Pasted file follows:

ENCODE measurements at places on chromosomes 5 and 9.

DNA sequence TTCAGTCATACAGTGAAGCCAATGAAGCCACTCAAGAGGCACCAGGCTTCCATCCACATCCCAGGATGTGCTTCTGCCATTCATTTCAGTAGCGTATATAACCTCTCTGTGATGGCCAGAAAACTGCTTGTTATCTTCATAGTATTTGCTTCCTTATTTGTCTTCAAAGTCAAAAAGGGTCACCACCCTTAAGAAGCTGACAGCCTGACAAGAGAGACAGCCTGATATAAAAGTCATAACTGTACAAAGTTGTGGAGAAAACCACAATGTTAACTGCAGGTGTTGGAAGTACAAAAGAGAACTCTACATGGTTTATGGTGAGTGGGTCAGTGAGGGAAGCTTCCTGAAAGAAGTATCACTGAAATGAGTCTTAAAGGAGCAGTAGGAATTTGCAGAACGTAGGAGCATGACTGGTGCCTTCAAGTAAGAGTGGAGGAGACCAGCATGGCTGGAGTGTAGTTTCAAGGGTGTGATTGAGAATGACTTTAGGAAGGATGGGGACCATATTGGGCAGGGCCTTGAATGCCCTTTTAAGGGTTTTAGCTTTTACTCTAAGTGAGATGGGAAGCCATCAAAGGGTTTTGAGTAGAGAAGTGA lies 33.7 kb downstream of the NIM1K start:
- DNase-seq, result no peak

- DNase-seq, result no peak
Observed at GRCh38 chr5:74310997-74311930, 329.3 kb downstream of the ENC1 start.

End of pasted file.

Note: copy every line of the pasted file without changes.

ENCODE measurements at places on chromosomes 5 and 9.

DNA sequence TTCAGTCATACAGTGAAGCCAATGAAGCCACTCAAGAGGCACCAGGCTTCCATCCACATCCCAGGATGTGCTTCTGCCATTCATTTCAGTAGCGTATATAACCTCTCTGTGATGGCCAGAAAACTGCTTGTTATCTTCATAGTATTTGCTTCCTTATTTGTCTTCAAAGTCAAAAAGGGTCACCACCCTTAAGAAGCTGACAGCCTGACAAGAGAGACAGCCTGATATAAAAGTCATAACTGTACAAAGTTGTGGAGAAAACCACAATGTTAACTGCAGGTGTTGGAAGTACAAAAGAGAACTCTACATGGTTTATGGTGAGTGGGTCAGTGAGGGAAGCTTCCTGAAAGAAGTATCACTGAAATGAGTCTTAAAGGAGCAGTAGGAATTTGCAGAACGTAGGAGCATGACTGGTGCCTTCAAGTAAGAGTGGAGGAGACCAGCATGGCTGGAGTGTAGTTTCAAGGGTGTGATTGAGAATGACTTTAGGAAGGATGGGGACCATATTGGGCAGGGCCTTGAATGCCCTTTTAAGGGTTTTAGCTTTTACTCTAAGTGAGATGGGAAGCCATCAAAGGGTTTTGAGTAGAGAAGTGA lies 33.7 kb downstream of the NIM1K start:
- DNase-seq, result no peak

- DNase-seq, result no peak
Observed at GRCh38 chr5:74310997-74311930, 329.3 kb downstream of the ENC1 start.